Hair loss is a common side effect of COVID-19 and the trauma of the pandemic itself. If you’ve noticed your hair is getting thinner during this pandemic or even falling out, you’re not alone.
For many people, the general upending of life as we knew it has shown up in visible hair loss – bald spots, receding hairlines, clogged shower drains. Hair loss can also be a side effect of COVID-19 itself. This has been “The Year America’s Hair Fell Out.” That is the title of an article in The Atlantic written by Amanda Mull;
“I experienced two distinct waves of hair loss. And when I experienced the second one, it was one of those sorts of, like, come to Jesus moments where it’s like, OK, I can no longer pretend that this is not a thing that is happening to me, and it’s time to figure out why.
The type of hair loss I was experiencing in the past year and a half is something called telogen effluvium, which is an acute temporary, in almost all cases, the situation in which some sort of physical or emotional shock to your system creates a severe sudden bout of hair loss.
The types of things that can cause telogen effluvium on an emotional level are the types of things that have been really common in the pandemic – grief, sudden job loss, anything that sort of shocks your system and sends it into emergency mode, really”
- Dozens of people have posted about hair loss after they recovered from COVID-19 but still had lingering effects of the disease.
- Doctors believe that the physical and emotional stress accompanying a case of COVID-19 may lead to a reversible hair loss condition called telogen effluvium.
- The condition is known to occur a few months after a stressful event such as emotional distress, major surgery, or high fever.
Actress Alyssa Milano took to social media earlier this month to reveal a lesser-known effect of COVID-19: hair loss.
On a video posted on Twitter, the “Charmed” star showed large clumps of strands coming out of her brush after running it through her wet hair.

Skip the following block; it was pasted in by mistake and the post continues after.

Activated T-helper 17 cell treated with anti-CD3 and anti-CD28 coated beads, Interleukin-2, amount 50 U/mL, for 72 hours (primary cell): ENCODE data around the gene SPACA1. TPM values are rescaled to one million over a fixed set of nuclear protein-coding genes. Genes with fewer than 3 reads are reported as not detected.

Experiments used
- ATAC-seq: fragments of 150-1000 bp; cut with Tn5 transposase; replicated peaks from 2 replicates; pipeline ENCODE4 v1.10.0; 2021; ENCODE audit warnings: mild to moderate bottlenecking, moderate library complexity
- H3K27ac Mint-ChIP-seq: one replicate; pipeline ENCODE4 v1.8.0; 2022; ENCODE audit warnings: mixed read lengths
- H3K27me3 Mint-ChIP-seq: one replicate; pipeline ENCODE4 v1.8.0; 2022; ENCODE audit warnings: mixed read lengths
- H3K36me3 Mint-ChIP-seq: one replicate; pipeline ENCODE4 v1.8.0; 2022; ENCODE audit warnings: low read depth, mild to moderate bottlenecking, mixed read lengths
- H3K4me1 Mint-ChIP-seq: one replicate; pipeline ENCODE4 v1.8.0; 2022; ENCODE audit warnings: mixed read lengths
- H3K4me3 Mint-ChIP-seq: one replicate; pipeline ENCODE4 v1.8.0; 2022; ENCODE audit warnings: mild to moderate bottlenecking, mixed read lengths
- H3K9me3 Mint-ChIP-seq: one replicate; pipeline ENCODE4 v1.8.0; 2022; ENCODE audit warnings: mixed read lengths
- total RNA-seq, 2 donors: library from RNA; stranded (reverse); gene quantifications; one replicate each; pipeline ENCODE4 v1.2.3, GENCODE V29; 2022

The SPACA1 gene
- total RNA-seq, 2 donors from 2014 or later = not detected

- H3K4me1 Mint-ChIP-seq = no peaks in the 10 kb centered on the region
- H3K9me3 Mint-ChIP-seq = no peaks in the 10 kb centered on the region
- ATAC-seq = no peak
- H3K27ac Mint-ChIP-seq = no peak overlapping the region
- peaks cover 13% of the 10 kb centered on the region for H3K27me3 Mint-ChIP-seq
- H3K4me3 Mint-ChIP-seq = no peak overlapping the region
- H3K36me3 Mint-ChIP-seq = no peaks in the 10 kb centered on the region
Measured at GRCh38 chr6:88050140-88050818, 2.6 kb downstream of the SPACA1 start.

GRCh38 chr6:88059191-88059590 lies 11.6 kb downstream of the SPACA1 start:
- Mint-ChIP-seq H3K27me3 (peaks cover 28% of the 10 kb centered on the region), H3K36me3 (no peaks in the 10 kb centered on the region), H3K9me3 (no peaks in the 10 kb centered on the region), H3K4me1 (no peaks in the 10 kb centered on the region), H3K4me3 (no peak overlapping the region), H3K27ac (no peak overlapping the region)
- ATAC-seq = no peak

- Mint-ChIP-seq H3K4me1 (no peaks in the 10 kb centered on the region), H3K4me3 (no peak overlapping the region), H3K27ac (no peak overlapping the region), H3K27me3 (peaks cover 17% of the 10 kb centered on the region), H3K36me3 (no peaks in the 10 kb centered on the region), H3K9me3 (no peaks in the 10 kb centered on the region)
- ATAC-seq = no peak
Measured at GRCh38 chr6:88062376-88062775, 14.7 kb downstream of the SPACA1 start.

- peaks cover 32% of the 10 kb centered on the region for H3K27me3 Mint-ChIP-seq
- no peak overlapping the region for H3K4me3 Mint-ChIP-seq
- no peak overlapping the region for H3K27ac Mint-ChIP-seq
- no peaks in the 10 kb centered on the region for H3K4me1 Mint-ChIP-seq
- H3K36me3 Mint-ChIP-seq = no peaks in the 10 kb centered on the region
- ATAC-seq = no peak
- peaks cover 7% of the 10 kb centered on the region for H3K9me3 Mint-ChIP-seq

“This is my hair loss from COVID-19. Wear a damn mask,” said Milano, who recently tested positive for coronavirus antibodies after having symptoms of the disease in April.
While the Centers for Disease Control and Prevention (CDC) does not include hair loss on its list of COVID-19 symptoms, doctors say there’s compelling evidence that it can be a long-term effect of the illness. Here’s what we know so far about COVID-19 and hair loss.
Hair loss among ‘long-haulers.’
Milano isn’t the only COVID-19 survivor who is now experiencing hair loss. There are dozens of posts about hair loss on the Survivor Corps Facebook group among people who’ve recovered from COVID-19 and still have lingering effects months later, also known as “long-haulers.”
A survey created by the group’s founder, Diana Berrent, revealed that more than a third of the 1,700 respondents say they’ve had hair loss after enduring COVID-19.
Dr. Dendy Engelman, a dermatologist at Manhattan Dermatology & Cosmetic Surgery, said she started seeing an uptick in patients with hair loss about six weeks after the initial stay-at-home orders were implemented in New York mid-March.
“There’s been at least a 25 percent increase in people coming in with hair loss, and that’s from a place of already being busy dealing with hair disorders,” said Engelman. “It’s not yet documented on major medical sites as a symptom, but patients show me their positive test results.”
Stress may be to blame
There’s no evidence yet that the novel coronavirus itself directly causes hair loss. Instead, doctors believe that the physical and emotional stress that accompanies a case of COVID-19 can lead to a reversible hair loss condition called telogen effluvium.
The condition is known to occur a few months after a stressful event Such as emotional distress, major surgery, or high fever. It shifts more of a person’s hair to the telogen, or resting phase, of the hair growth cycle, which ultimately leads to losing hair.
“When there’s a shock to the system, the body goes into lockdown mode and only focuses on essential functions. Hair growth is not as essential as other functions, so you end up with hair shedding,” explained Dr. Susan Massick, a dermatologist at the Ohio State University Wexner Medical Center.
They may also look at what’s been going on in a patient’s life over the last few months to nail down the stressful event that triggered the condition, such as a hospitalization from COVID-19.
Coping with hair loss
What can we do in response? Support your body as holistically as possible to reduce stress, boost immunity, and encourage new hair growth! Here are some of our potent formulas that can work in your favor: